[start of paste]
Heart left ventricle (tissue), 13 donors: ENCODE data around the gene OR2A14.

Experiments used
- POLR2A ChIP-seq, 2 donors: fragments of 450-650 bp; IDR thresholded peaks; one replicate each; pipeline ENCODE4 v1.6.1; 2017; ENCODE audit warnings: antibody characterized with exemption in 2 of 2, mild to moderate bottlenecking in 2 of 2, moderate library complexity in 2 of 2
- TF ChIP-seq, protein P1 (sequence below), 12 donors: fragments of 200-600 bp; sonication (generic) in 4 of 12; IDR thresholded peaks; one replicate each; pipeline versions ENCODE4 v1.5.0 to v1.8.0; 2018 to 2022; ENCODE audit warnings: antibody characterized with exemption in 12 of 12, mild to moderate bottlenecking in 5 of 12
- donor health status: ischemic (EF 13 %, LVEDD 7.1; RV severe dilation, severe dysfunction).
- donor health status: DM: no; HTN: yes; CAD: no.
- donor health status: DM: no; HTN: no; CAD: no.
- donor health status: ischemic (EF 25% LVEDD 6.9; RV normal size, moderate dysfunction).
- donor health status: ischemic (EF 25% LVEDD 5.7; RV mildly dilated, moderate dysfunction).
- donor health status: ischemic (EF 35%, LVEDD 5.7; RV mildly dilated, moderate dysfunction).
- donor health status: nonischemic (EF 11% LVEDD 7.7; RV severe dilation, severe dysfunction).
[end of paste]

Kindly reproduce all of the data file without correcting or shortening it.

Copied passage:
Heart left ventricle (tissue), 13 donors: ENCODE data around the gene OR2A14.

Experiments used
- POLR2A ChIP-seq, 2 donors: fragments of 450-650 bp; IDR thresholded peaks; one replicate each; pipeline ENCODE4 v1.6.1; 2017; ENCODE audit warnings: antibody characterized with exemption in 2 of 2, mild to moderate bottlenecking in 2 of 2, moderate library complexity in 2 of 2
- TF ChIP-seq, protein P1 (sequence below), 12 donors: fragments of 200-600 bp; sonication (generic) in 4 of 12; IDR thresholded peaks; one replicate each; pipeline versions ENCODE4 v1.5.0 to v1.8.0; 2018 to 2022; ENCODE audit warnings: antibody characterized with exemption in 12 of 12, mild to moderate bottlenecking in 5 of 12
- donor health status: ischemic (EF 13 %, LVEDD 7.1; RV severe dilation, severe dysfunction).
- donor health status: DM: no; HTN: yes; CAD: no.
- donor health status: DM: no; HTN: no; CAD: no.
- donor health status: ischemic (EF 25% LVEDD 6.9; RV normal size, moderate dysfunction).
- donor health status: ischemic (EF 25% LVEDD 5.7; RV mildly dilated, moderate dysfunction).
- donor health status: ischemic (EF 35%, LVEDD 5.7; RV mildly dilated, moderate dysfunction).
- donor health status: nonischemic (EF 11% LVEDD 7.7; RV severe dilation, severe dysfunction).